by Alex Hutchins
Genetically modified foods, also known as genetically engineered foods, are the latest contribution of genetic engineering technology. These foods are made by inserting genes of other species into their DNA. Though this kind of genetic modification is used both in plants and animals, it is found more commonly in the former than in the later. There are a variety of reasons for developing such foods. For instance, some foods are genetically modified to prevent the occurrence of allergies after consumption, while some are developed to improve their shelf life. It is also been said that experts are working on developing foods that have the ability to cure certain diseases.
- One of the major advantage is that they help in controlling the occurrence of certain diseases.
- It is also said that these foods grow faster than the foods that are grown in the traditional manner.
- At times, genetically engineered food crops can be grown at places with unfavorable climatic conditions too. A normal crop can grow only in specific season or under some favorable climatic conditions.
- Though the seeds for such foods are quite expensive, their cost of production is said to be lesser than that of the traditional crops.
- Genetically engineered foods are said to be high in nutrients, and contain more minerals and vitamins than those found in traditionally grown foods.
- The biggest threat caused by this food is that they can have harmful effects on the human body.
- In many countries, manufacturers do not mention on the label that foods are genetically manufactured because they think that this would affect their business.
- Many religious and cultural communities are against such foods because they see it as an unnatural way of producing foods.
- Experts are of the opinion that with the increase of such foods, developing countries would start depending more on industrial countries because it is likely that the food production would be controlled by them in the time to come.
A renowned cardiologist, Dr. William Davis explains how eliminating wheat from our diets can prevent fat storage, shrink unsightly bulges, and reverse myriad health problems. Every day, over 200 million Americans consume food products made of wheat.
- Wheat is the primary grain used in U.S. grain products. Approximately three-quarters of all U.S. grain products are made from wheat flour.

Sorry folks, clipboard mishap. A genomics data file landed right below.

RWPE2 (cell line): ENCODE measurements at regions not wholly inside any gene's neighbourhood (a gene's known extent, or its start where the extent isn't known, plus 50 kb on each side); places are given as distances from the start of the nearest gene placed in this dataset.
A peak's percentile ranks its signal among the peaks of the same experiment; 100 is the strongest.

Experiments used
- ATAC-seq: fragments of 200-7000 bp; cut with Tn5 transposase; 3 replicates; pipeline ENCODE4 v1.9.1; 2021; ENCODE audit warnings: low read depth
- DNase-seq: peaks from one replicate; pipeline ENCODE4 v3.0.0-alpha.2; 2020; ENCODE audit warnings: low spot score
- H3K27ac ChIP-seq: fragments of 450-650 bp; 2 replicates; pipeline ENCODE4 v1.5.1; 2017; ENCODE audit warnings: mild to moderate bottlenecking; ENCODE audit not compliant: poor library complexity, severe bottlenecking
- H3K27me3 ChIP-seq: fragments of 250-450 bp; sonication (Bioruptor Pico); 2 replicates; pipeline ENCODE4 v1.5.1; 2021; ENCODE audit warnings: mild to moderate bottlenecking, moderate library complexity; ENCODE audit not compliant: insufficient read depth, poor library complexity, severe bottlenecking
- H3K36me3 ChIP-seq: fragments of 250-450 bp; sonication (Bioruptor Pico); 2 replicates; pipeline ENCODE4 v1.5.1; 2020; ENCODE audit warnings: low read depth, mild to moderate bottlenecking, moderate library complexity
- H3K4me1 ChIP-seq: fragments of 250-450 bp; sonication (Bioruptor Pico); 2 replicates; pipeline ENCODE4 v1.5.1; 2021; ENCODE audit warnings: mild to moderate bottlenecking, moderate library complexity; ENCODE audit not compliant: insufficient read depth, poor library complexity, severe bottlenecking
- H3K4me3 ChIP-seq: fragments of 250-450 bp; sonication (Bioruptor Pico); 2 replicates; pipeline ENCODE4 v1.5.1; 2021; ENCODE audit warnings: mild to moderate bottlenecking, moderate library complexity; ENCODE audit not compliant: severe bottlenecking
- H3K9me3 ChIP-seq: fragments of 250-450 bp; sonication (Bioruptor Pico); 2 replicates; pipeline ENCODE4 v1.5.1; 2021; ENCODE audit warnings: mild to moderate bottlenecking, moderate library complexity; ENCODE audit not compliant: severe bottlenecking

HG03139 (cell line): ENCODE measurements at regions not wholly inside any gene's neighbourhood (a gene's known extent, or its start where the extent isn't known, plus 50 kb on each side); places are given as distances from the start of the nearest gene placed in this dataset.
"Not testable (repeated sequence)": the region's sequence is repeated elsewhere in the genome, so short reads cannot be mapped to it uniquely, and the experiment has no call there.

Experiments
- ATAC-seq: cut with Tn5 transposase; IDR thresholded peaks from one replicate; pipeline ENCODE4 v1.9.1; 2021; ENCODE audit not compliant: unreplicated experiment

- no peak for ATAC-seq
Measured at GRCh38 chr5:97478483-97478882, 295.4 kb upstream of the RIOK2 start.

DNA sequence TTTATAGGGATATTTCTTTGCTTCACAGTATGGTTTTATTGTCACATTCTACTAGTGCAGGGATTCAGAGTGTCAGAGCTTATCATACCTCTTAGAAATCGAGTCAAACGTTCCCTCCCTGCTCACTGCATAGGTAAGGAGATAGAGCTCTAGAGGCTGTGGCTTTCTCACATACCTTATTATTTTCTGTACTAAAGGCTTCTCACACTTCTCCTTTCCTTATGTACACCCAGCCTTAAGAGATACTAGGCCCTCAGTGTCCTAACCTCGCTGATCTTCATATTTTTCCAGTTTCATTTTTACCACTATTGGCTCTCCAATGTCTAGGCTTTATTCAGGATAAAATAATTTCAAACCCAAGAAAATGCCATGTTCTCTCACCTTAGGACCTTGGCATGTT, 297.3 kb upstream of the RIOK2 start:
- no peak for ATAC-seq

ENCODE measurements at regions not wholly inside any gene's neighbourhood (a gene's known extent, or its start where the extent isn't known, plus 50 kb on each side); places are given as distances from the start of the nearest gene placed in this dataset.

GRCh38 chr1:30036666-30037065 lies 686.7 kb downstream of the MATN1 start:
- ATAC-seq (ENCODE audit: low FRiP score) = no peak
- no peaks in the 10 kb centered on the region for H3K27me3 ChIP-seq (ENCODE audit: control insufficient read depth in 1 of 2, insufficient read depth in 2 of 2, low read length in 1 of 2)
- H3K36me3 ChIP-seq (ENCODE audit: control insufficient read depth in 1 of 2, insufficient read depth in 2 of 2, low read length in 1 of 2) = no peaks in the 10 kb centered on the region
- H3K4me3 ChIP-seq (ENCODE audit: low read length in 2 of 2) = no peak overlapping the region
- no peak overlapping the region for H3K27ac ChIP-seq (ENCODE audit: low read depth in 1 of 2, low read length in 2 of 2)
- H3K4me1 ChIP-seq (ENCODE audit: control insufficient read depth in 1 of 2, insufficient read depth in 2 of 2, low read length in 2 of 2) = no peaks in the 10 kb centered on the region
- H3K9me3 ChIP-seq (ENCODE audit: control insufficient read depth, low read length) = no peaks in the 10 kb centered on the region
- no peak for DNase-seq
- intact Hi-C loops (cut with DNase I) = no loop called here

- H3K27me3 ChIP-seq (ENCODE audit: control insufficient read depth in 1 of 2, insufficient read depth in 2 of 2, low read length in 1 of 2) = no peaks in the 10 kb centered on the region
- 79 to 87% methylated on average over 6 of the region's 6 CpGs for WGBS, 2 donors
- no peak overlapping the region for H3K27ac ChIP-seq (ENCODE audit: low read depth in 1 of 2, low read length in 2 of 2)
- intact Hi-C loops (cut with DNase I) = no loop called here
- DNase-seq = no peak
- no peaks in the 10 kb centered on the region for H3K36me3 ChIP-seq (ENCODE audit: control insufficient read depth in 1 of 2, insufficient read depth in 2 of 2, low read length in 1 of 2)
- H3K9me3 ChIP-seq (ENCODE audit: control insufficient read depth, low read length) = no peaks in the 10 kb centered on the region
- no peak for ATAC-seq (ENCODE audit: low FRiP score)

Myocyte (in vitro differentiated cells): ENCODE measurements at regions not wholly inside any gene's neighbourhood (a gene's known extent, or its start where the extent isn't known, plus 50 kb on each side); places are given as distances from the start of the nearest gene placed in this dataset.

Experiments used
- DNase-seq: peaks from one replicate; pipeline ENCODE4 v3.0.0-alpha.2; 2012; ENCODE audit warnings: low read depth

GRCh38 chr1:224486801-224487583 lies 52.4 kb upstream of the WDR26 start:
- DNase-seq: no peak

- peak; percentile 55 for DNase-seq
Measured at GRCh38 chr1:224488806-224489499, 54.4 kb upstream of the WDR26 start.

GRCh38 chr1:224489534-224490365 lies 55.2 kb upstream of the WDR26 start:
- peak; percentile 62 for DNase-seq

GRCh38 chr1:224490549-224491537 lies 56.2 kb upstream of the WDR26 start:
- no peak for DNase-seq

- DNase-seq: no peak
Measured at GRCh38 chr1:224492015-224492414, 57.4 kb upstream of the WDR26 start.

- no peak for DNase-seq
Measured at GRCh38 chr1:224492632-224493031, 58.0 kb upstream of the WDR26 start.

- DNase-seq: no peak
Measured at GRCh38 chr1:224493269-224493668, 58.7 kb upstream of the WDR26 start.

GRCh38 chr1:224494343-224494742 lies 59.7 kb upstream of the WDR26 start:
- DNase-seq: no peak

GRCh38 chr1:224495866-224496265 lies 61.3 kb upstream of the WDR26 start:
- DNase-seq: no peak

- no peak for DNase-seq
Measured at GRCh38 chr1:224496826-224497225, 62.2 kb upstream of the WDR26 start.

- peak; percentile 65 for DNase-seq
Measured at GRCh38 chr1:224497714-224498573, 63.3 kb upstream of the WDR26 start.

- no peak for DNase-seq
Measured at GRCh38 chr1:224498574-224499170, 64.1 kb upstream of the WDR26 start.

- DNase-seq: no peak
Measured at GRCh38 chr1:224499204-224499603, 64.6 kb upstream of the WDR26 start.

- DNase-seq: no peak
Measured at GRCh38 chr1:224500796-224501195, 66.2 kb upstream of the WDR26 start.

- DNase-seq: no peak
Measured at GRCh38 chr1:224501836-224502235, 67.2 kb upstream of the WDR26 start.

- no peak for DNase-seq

- More food is made with wheat than any other cereal grain.
- U.S. Farmers grow nearly 2.4 billion bushels of wheat on 63 million acres of land.
- About half the wheat grown in the United States is used domestically.
As Dr. Davis tells it, the hybridization of wheat came about in an effort to improve yield, which is now about tenfold greater per acre than it was a century ago. Older strains of wheat were taller and more prone to damage from wind and rain. Dr. Davis writes that modern wheat is approximately 70 percent carbohydrate by weight. The carbohydrate is in the form of a starch called amylopectin A. Far worse, according is Dr. Davis, is the new protean enzyme that this genetically altered wheat created called, Gliadin. Gliadin, Dr. Davis says, is an opiate that actually causes us to eat more.
Gliadin is a protein found within wheat gluten. It is, from a cold scientific viewpoint, a fascinating issue, a protean protein capable of incredibly varied biologic effects in humans.
Among the things we know about gliadin:
- Gliadin is the most abundant protein in wheat, contained within gluten polymers.
- Gliadin of 2012 is different from the gliadin of, say, 1960, by several amino acids, part of the genetic transformation of wheat introduced to increase yield-per-acre.
- Gliadin is degraded to a collection of polypeptides called exorphins in the gastrointestinal tract.
- Exorphins cross the blood-brain barrier and bind to opiate-receptors to induce appetite, as well as behavioral changes, such as behavioral outbursts and inattention in children with ADHD and autism, hearing voices and social detachment in schizophrenics, and the mania of bipolar illness.